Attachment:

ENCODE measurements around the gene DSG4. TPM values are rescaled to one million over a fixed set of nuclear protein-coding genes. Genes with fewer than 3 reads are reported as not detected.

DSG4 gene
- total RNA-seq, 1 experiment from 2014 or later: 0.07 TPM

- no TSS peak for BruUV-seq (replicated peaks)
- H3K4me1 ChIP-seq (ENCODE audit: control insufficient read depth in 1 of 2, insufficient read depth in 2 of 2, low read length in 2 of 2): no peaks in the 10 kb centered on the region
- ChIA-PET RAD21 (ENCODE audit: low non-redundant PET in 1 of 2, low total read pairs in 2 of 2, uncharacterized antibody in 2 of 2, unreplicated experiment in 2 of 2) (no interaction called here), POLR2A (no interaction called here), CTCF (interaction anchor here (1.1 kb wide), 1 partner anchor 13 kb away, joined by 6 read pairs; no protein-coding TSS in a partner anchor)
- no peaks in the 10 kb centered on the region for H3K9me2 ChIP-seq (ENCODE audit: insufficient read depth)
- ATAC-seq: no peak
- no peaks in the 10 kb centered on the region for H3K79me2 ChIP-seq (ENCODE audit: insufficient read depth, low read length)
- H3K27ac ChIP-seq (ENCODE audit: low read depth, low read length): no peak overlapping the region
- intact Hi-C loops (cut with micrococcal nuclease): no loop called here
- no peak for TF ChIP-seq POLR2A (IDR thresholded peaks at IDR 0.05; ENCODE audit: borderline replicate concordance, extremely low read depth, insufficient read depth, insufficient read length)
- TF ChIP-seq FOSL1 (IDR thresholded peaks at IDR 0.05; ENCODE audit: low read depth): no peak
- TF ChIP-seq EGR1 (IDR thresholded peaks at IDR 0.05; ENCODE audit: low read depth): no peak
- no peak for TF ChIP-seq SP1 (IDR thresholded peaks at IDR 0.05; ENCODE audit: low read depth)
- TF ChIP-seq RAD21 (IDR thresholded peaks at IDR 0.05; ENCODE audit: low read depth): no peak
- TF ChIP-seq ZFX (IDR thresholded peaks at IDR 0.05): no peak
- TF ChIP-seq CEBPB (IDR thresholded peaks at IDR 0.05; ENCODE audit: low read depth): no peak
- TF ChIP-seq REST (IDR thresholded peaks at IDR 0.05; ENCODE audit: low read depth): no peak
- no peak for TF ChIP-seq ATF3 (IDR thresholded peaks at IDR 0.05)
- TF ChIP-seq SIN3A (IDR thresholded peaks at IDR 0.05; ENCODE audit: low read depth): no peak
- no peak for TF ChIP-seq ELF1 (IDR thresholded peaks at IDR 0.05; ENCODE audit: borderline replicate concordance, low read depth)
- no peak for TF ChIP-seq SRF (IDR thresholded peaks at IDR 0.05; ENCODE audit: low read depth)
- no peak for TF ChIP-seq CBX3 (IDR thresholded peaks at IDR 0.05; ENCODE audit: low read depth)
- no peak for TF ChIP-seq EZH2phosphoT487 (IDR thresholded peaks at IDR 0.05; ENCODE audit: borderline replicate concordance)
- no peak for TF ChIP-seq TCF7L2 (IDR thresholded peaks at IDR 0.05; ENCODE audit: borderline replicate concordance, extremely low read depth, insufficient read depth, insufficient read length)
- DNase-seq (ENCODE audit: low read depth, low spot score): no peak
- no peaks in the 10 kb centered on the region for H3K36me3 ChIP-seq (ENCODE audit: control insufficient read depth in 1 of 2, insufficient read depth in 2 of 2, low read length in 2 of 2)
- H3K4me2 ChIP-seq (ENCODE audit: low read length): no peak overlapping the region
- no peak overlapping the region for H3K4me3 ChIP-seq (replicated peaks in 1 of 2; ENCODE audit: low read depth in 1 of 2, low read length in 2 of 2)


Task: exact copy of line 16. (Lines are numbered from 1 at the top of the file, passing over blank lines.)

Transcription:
- TF ChIP-seq RAD21 (IDR thresholded peaks at IDR 0.05; ENCODE audit: low read depth): no peak